When the ambassador was finally asked to enter the room, his hosts instructed him to sit on a low couch opposite the higher chairs in which they were seated. The hosts, Deputy Foreign Minister Danny Ayalon, Foreign Ministry Deputy Director General for Europe, Naor Gilon, and Ayalon’s office director, David Segal—did not smile at their guest and refused to shake his hand. When the photographers suggested a handshake, the Foreign Ministry officials refused. “That is precisely the issue,” said Ayalon. Ayalon made sure that no one could have any doubts that the humiliation of the ambassador was anything but deliberate: “The important thing is that people see that he’s low and we’re high and that there is one flag here,” he said to the photographers.
Throughout the course of the entire meeting, the Turkish ambassador was ill at ease. Ayalon protested the television series “Valley of the Wolves,” in which Israel and Jews are cast as baby-snatchers and war criminals. He said that television series of that kind were unacceptable and were the product of the grave statements made by top Turkish officials, first and foremost Turkish Prime Minister Recep Tayyip Erdogan. Ayalon said that this placed the lives of Jews in Turkey in danger and was liable to damage relations between the two countries. The ambassador’s efforts to argue that the series was being broadcast on a privately-run commercial television station were not received with sympathy.
At the end of the meeting, Ayalon said that the intention had not been to humiliate the ambassador. “In the Knesset rooms there are low couches and regular chairs, which are high,” he said. “It wasn’t planned that way in advance. There was nothing here that a normal country wouldn’t have done.”
Senior Foreign Ministry officials accused Foreign Minister Avigdor Lieberman and Deputy Foreign Minister Danny Ayalon of having created an artificial crisis with Turkey so as to impede the important visit that is to be paid by Defense Minister Ehud Barak to Turkey next Sunday. In the course of that visit Barak is to meet with the Turkish defense and foreign ministers, the military leadership and President Abdullah Gul.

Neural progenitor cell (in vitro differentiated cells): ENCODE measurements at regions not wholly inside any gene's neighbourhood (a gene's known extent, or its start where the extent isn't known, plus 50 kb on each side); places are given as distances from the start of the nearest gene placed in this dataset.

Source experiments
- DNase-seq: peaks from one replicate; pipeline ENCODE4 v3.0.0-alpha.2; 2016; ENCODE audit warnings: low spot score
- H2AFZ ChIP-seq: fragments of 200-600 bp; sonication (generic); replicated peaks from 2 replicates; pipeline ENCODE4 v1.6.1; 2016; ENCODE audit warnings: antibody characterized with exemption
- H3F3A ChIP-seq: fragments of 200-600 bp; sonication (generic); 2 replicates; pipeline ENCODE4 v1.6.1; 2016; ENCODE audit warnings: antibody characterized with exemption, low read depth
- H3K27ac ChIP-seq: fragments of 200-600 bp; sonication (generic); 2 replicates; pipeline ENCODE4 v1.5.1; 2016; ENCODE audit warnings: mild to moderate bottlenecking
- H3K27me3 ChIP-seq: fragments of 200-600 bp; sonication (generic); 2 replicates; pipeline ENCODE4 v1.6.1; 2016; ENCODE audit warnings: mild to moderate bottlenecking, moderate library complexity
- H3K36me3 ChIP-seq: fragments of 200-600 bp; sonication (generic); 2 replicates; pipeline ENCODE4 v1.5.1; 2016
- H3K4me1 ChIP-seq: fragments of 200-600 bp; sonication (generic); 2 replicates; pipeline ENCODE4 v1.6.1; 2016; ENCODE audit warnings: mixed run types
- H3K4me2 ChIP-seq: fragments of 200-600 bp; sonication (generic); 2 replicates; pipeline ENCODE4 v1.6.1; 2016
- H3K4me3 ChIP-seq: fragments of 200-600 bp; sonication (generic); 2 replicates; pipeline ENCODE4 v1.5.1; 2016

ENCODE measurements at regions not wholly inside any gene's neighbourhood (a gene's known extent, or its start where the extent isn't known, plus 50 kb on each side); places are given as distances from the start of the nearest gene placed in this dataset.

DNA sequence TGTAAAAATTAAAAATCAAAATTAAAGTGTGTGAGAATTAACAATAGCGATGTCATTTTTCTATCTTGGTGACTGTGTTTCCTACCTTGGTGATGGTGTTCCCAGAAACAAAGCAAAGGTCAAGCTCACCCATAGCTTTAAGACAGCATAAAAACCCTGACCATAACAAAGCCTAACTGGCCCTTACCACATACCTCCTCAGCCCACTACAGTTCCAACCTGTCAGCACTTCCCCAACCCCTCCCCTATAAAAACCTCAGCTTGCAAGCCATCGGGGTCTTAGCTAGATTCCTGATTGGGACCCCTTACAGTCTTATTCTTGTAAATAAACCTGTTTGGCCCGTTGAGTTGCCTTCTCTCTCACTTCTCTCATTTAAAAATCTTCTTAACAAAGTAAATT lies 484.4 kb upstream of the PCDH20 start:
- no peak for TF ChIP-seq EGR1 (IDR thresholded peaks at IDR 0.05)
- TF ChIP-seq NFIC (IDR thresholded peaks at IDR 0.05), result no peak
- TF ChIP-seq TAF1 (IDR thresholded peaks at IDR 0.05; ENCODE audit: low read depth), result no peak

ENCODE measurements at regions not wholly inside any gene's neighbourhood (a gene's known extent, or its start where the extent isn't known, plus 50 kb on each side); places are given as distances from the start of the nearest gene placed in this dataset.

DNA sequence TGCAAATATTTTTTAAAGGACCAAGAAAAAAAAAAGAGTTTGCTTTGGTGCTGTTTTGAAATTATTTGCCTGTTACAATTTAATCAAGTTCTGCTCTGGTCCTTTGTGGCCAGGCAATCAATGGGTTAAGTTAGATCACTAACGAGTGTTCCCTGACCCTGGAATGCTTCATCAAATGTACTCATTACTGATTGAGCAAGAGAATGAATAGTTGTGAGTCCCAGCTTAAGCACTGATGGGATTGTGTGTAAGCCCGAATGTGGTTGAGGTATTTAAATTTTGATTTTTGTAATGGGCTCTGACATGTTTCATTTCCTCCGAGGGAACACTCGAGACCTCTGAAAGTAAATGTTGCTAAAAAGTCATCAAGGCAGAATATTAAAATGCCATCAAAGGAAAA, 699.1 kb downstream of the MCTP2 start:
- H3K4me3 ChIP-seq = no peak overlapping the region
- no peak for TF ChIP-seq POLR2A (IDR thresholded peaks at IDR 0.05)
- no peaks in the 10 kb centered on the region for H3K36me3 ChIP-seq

Lieberman is opposed to Barak’s visit, which he believes to be obsequious. Foreign Ministry officials said that Lieberman wanted to undermine Barak’s visit “and searched everywhere for a crisis with the Turks.” Lieberman’s media adviser denied outright those allegations, and said, “anyone who says that is stupid, a coward and obsequious.” Officials in the Defense Minister’s Bureau opted not to respond.
A short while after the meeting between Deputy Foreign Minister Danny Ayalon and Turkish Ambassador Ahmet Oguz Celikkol was finished, the crisis with Turkey proceeded only to worsen. Turkish Prime Minister Erdogan, who met with Lebanese President Saad Hariri, took the opportunity to attack Israel once again. Erdogan accused Israel of stealing water from Lebanon and said that its planes invaded Lebanese airspace. “We need to stand shoulder to shoulder against the enemy’s plans,” said Erdogan. “We will never sit idly by in the face of Israel’s behavior.”
The Foreign Ministry quickly condemned Erdogan’s statements. “The Foreign Ministry condemns the unbridled fulmination by the Turkish prime minister,” read a Foreign Ministry statement. “The Turks are the last people who can preach morality to the State of Israel and the IDF, which is the most moral army in the world.”